Raising awareness of bullying and racism and dealing with those all important issues.
Nearly 30 children from Byker School, Newcastle, including children of refugees and asylum seekers.
This media project was part of a wider 18 month initiative by Save the Children working with young people in a low income area which had undergone rapid change due to the dispersal policy for refugees and asylum seekers.
The charity worked with a class of about 26 8-year-olds in Byker – a mix of the indigenous community and newer arrivals – to raise awareness of bullying and racism and help them have the skills to deal with these when they arose. Through the young people, they intended to spread this awareness to the wider families and community.
They brought in Digital Voice for the last few months to develop a media project to express what the young people had learnt in the earlier part of the initiative.
Digital Voice suggested that animation would be a creative way to allow the young people to express their views, and have the benefit of learning about how to produce animation along the way.
We also recommended that this production would be more powerful in communicating with the intended audience if we also shot a video alongside the animation, so that the young people would be seen on camera explaining their views and how the animation was made.
To increase the effectiveness of the planned cinema screening, we recommended a “community ads” project which would give the young people the chance to shoot content on digital stills cameras and raise the profile of the project in local shops and organisations.
The 12 minute DVD was well-received by the young people and Save the Children. It was launched at The Gate cinema in Newcastle in Refugee Week at an event attended by pupils, teachers, members of families and the local community. DVDs were supplied to the young people to take home. More than 150 people attended the special screening. They saw a powerful film about the causes of bullying and what we can do about it, as well as community ads photographed and presented by the Byker School pupils.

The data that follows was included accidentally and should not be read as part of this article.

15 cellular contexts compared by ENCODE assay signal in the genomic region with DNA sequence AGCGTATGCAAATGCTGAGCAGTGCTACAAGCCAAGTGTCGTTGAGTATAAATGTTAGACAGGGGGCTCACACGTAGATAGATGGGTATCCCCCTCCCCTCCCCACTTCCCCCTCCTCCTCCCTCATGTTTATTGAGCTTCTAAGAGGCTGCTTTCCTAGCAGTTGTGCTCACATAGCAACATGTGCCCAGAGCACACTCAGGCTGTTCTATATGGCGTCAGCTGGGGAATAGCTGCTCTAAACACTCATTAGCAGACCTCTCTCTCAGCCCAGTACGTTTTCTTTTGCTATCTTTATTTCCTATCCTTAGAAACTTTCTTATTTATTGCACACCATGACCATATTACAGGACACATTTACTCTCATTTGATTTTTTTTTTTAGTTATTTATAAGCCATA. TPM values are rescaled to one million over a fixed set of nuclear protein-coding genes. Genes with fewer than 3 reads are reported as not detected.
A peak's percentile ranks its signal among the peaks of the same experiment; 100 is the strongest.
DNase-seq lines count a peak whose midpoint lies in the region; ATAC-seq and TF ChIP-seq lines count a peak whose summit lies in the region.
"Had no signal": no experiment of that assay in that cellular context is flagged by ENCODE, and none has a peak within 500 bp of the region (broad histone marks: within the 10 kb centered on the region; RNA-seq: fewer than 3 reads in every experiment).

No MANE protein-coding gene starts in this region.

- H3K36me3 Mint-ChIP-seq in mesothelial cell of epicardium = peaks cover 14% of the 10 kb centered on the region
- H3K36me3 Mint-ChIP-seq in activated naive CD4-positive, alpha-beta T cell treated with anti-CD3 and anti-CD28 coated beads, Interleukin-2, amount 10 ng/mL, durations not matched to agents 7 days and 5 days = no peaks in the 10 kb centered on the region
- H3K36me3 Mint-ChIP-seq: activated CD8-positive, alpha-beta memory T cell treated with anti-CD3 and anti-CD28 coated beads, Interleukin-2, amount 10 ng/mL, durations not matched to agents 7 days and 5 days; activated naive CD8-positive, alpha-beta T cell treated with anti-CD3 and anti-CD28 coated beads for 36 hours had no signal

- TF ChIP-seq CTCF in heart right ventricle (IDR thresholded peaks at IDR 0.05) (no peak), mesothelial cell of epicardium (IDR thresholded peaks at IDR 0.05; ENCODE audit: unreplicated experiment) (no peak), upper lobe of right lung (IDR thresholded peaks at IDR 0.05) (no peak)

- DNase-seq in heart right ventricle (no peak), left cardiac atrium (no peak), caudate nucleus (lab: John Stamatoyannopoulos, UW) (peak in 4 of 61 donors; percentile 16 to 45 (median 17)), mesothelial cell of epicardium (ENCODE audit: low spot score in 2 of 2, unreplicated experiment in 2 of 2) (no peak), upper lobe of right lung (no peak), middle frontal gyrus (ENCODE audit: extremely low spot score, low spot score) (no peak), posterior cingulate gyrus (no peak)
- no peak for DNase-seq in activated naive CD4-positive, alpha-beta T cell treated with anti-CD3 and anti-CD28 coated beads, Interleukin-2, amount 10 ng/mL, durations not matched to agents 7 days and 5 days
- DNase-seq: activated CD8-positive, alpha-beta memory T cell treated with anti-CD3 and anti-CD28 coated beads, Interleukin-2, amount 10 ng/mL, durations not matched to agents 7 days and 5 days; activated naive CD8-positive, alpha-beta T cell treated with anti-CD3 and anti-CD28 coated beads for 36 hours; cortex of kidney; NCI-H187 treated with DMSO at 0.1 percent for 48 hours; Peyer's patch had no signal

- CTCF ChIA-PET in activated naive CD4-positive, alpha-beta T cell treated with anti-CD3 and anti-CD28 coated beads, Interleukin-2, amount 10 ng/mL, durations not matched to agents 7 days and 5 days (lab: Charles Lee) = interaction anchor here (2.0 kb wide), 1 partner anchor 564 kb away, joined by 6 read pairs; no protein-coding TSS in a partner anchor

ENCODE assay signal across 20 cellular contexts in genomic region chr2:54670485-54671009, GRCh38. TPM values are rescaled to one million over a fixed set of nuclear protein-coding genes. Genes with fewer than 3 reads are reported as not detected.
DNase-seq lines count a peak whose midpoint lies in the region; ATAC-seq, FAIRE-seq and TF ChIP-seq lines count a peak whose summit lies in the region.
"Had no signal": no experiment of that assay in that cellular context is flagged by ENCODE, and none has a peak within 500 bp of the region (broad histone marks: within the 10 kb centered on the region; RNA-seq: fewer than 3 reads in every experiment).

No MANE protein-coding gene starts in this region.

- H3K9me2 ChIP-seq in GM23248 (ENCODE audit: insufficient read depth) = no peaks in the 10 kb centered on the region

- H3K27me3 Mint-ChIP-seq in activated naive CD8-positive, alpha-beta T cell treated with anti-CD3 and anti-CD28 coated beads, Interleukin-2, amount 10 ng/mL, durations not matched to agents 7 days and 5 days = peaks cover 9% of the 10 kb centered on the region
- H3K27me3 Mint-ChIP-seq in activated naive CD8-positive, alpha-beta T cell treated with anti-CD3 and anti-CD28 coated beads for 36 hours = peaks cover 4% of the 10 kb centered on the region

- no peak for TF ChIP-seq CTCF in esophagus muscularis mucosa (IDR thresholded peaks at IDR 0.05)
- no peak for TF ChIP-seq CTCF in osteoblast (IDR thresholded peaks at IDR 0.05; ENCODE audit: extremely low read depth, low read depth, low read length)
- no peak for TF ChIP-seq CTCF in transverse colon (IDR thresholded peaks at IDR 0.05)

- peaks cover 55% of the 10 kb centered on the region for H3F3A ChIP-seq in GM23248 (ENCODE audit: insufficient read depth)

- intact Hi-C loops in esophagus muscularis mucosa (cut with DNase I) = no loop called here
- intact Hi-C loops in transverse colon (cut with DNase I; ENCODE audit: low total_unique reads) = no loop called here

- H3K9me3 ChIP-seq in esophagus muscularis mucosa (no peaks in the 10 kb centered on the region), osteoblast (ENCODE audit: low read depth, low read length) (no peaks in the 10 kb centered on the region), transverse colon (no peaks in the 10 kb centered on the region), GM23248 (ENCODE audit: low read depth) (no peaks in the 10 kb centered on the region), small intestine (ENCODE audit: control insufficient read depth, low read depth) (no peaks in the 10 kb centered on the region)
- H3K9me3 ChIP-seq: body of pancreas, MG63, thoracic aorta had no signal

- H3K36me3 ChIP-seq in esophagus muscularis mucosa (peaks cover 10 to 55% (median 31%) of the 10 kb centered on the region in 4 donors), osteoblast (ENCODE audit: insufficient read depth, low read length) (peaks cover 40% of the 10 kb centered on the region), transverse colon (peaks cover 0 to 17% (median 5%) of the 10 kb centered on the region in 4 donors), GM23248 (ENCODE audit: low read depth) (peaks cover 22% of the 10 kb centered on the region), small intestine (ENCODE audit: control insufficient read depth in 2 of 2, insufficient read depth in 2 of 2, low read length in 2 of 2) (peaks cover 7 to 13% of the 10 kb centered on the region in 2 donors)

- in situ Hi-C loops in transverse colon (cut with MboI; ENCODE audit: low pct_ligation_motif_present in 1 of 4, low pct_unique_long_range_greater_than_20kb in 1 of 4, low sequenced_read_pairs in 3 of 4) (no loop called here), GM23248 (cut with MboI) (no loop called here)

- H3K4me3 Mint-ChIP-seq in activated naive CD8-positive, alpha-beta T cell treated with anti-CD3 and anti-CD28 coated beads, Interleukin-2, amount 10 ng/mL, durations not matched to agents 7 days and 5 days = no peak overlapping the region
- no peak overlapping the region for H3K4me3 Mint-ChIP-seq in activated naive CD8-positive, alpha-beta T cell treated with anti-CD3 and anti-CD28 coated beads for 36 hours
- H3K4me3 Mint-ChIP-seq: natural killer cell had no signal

The Evening Chronicle in Newcastle carried a full page of coverage in its young people’s section, the Kron, using words and pictures provided by the young people.
It has been regarded as an effective way to deliver these messages to young people and has gone on to have wider use than originally planned.
Coverage in local paper (Evening Chronicle) and excerpt streamed on National Refugee Week website. The Bully Book is now available as a national Save the Children resource pack for schools to address these issues.
The children worked effectively in teams, developed media skills and the media work consolidating the citizenship learning on racism and bullying.
The project was the culmination of 18 months of work by the Positive Press project, funded by Save the Children and Comic Relief.
This multimedia project approach is especially effective to address issues for children and young people, and is also a useful and enjoyable experience for adults.